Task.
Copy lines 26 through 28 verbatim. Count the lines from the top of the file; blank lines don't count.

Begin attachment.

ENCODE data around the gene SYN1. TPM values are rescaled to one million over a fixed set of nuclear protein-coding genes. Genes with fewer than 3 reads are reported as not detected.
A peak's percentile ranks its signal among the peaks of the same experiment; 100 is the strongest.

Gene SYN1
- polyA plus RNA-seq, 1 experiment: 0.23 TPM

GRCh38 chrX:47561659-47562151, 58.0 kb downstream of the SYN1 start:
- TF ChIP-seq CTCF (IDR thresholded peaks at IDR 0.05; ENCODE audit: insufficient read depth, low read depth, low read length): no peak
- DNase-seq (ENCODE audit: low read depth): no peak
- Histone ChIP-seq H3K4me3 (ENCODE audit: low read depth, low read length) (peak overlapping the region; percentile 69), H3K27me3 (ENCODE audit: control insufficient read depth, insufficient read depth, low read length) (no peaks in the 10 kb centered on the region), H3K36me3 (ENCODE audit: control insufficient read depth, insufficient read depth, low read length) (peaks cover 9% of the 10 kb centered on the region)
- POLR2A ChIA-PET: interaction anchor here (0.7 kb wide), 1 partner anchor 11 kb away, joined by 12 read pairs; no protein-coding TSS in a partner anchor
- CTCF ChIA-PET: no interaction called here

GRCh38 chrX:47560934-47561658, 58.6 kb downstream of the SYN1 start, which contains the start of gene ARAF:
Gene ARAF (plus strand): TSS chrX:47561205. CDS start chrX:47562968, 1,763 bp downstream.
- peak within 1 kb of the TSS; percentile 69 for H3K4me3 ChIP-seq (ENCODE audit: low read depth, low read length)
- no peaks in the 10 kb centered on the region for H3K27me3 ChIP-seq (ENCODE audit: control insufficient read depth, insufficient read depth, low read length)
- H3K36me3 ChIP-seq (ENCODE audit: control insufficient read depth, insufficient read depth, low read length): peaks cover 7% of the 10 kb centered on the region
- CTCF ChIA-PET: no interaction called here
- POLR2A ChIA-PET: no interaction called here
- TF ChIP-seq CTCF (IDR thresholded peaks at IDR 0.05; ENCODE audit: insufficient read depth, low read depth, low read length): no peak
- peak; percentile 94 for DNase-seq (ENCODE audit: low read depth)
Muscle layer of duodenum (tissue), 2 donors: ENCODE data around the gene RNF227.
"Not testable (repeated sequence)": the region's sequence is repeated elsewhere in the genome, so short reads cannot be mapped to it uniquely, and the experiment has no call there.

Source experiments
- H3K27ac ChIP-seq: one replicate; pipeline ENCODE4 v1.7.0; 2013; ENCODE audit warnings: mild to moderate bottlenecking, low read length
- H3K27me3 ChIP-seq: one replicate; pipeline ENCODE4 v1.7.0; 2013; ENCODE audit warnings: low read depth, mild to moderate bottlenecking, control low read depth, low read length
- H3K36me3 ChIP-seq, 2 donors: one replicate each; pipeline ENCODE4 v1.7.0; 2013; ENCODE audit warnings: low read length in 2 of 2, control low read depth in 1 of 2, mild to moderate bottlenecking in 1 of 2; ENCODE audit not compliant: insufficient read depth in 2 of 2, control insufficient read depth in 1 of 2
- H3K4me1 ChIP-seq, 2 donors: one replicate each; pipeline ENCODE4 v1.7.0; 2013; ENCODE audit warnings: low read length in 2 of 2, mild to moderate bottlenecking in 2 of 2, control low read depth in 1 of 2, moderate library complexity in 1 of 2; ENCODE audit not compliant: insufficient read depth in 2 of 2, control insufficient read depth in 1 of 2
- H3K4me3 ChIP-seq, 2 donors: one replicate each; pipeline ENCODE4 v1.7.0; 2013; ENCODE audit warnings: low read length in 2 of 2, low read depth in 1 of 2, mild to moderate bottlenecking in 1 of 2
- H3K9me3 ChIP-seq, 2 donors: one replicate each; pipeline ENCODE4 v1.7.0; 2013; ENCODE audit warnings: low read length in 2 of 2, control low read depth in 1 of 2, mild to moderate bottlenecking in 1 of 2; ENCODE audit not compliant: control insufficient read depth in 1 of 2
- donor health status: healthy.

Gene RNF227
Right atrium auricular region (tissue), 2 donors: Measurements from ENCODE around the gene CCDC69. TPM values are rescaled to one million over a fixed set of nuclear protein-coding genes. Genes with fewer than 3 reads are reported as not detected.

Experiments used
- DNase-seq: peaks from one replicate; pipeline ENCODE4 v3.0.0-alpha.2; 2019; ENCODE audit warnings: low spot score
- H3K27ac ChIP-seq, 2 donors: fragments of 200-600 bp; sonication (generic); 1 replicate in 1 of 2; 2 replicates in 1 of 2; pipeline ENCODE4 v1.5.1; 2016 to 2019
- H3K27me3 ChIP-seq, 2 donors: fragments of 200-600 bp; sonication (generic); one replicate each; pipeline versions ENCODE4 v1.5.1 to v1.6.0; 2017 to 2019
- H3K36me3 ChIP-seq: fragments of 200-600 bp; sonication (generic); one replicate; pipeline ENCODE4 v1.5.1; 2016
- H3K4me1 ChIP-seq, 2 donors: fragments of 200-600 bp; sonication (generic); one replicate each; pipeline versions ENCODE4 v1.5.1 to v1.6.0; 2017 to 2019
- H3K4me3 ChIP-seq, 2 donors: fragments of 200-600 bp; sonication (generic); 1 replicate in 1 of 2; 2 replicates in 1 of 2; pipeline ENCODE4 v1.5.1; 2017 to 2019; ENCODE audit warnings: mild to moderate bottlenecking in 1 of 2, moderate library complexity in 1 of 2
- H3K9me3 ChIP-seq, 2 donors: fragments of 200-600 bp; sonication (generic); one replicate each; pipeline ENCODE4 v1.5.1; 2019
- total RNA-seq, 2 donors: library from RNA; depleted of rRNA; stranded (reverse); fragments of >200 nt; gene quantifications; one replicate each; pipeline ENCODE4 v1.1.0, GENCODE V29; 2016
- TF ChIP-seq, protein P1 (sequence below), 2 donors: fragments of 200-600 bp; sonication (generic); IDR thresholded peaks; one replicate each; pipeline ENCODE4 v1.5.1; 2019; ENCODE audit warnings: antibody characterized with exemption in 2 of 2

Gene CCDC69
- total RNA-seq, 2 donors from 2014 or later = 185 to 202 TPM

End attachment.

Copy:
- H3K4me1 ChIP-seq, 2 donors: one replicate each; pipeline ENCODE4 v1.7.0; 2013; ENCODE audit warnings: low read length in 2 of 2, mild to moderate bottlenecking in 2 of 2, control low read depth in 1 of 2, moderate library complexity in 1 of 2; ENCODE audit not compliant: insufficient read depth in 2 of 2, control insufficient read depth in 1 of 2
- H3K4me3 ChIP-seq, 2 donors: one replicate each; pipeline ENCODE4 v1.7.0; 2013; ENCODE audit warnings: low read length in 2 of 2, low read depth in 1 of 2, mild to moderate bottlenecking in 1 of 2
- H3K9me3 ChIP-seq, 2 donors: one replicate each; pipeline ENCODE4 v1.7.0; 2013; ENCODE audit warnings: low read length in 2 of 2, control low read depth in 1 of 2, mild to moderate bottlenecking in 1 of 2; ENCODE audit not compliant: control insufficient read depth in 1 of 2